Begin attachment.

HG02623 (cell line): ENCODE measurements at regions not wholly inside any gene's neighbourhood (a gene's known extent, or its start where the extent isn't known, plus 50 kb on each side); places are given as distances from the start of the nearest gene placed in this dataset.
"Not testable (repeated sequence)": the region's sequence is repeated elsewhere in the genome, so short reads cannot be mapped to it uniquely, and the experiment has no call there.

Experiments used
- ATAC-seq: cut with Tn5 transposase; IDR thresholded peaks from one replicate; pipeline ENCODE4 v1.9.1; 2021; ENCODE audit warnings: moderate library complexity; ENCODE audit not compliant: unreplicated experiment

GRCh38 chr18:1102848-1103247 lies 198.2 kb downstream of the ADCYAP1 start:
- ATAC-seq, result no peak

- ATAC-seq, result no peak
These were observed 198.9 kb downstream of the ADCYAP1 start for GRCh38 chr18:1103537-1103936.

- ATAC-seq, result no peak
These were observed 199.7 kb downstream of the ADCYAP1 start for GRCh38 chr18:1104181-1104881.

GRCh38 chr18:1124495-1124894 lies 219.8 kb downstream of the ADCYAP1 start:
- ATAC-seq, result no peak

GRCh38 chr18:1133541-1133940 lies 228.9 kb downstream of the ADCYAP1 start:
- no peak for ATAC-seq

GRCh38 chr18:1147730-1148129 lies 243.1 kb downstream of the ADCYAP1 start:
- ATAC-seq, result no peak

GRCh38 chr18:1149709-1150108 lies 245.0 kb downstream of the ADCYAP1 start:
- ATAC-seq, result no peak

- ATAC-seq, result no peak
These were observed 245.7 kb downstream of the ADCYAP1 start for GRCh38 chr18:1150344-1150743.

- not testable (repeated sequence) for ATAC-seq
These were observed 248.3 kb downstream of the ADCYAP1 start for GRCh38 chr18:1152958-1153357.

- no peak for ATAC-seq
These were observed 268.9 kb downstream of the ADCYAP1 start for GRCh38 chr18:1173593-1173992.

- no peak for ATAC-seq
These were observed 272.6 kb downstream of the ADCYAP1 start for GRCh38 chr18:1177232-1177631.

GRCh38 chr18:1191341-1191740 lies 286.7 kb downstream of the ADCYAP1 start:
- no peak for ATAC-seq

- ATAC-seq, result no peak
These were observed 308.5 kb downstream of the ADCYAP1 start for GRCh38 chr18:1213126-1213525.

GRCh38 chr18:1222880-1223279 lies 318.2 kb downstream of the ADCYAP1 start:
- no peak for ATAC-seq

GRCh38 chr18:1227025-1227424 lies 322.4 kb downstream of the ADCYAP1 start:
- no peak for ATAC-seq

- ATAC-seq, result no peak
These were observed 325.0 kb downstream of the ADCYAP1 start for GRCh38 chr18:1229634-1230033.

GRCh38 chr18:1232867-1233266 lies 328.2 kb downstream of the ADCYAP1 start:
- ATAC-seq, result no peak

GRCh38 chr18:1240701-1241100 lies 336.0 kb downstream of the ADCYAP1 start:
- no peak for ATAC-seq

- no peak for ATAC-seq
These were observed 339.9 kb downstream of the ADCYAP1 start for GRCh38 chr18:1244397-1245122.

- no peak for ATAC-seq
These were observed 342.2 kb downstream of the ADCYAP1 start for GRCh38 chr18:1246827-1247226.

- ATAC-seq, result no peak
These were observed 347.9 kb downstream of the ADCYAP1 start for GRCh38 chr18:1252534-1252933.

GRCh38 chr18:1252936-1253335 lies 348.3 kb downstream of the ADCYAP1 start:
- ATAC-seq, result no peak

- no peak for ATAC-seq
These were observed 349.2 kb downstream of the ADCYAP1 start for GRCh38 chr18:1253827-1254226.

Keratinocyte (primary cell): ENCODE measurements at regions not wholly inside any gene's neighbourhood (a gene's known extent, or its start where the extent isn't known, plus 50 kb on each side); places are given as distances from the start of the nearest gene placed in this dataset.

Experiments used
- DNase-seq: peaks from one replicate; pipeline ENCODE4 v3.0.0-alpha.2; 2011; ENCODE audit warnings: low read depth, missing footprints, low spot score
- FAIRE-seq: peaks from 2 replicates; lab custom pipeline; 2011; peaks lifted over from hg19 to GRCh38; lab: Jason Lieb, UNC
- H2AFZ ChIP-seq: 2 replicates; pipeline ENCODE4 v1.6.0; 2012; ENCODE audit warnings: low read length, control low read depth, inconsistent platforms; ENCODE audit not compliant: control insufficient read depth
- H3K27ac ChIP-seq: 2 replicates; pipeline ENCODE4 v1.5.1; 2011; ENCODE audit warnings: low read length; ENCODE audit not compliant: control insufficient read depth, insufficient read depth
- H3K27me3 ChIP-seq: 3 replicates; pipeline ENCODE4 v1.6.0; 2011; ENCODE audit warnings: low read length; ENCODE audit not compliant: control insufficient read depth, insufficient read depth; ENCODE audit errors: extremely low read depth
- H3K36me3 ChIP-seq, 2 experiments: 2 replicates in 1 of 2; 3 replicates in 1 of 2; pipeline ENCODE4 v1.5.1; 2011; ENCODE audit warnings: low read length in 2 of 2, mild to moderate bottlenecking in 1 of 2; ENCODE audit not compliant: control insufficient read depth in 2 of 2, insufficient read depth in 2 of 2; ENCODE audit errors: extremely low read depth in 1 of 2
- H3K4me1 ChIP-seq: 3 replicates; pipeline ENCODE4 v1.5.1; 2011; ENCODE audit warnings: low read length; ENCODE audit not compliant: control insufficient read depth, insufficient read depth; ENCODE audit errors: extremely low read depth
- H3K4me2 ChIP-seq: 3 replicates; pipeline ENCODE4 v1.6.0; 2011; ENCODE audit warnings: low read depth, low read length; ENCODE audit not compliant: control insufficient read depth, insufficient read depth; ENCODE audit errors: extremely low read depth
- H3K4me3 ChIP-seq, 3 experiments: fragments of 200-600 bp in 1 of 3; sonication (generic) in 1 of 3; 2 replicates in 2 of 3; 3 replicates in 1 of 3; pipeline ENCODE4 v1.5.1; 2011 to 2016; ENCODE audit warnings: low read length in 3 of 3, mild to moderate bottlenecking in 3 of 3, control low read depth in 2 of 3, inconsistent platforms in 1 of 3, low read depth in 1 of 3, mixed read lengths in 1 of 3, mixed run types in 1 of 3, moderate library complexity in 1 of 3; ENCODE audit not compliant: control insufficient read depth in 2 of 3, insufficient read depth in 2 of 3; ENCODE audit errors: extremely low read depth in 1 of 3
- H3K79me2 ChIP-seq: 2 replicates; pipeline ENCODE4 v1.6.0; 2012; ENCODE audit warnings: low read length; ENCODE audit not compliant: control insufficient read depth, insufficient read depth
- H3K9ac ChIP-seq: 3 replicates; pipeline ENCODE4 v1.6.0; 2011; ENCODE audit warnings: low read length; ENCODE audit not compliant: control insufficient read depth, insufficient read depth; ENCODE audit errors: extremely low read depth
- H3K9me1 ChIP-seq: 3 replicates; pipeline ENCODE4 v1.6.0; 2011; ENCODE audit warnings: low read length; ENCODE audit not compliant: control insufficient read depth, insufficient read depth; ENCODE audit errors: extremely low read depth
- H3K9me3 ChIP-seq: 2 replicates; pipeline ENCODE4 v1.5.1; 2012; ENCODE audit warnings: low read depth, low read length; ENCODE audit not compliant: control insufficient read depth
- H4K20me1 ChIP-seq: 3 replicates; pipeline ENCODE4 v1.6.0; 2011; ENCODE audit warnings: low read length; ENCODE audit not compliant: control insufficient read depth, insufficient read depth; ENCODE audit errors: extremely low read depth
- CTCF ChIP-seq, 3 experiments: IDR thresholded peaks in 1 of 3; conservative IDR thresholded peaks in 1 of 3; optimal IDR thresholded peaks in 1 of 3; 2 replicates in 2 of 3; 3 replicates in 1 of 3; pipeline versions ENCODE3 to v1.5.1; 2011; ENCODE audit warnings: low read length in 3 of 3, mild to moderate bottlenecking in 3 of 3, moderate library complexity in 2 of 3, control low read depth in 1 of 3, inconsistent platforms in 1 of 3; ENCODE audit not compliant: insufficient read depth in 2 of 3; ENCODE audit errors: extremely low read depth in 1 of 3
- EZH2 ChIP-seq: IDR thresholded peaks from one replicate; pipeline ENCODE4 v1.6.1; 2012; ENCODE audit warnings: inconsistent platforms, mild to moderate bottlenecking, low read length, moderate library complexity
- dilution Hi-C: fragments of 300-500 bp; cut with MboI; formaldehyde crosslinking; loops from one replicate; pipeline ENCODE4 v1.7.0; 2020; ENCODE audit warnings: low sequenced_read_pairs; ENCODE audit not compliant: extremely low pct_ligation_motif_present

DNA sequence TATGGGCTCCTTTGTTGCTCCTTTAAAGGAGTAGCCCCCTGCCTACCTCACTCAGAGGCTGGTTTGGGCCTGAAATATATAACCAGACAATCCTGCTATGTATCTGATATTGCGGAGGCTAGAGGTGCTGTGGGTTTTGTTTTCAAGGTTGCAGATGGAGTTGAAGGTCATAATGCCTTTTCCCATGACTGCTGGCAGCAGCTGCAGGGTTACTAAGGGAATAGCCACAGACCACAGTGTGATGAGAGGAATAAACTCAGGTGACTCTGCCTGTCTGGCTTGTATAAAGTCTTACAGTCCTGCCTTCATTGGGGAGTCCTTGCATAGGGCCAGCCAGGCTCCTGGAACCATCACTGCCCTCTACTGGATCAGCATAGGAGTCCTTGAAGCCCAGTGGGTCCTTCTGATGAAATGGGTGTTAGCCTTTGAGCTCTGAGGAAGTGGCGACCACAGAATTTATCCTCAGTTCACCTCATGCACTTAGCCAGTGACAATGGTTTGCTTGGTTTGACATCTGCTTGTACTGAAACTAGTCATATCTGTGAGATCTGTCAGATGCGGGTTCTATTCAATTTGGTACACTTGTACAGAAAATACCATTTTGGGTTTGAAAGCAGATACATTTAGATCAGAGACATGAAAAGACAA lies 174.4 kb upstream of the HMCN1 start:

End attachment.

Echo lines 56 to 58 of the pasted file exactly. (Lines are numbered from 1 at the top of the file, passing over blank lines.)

- H3K27ac ChIP-seq: 2 replicates; pipeline ENCODE4 v1.5.1; 2011; ENCODE audit warnings: low read length; ENCODE audit not compliant: control insufficient read depth, insufficient read depth
- H3K27me3 ChIP-seq: 3 replicates; pipeline ENCODE4 v1.6.0; 2011; ENCODE audit warnings: low read length; ENCODE audit not compliant: control insufficient read depth, insufficient read depth; ENCODE audit errors: extremely low read depth
- H3K36me3 ChIP-seq, 2 experiments: 2 replicates in 1 of 2; 3 replicates in 1 of 2; pipeline ENCODE4 v1.5.1; 2011; ENCODE audit warnings: low read length in 2 of 2, mild to moderate bottlenecking in 1 of 2; ENCODE audit not compliant: control insufficient read depth in 2 of 2, insufficient read depth in 2 of 2; ENCODE audit errors: extremely low read depth in 1 of 2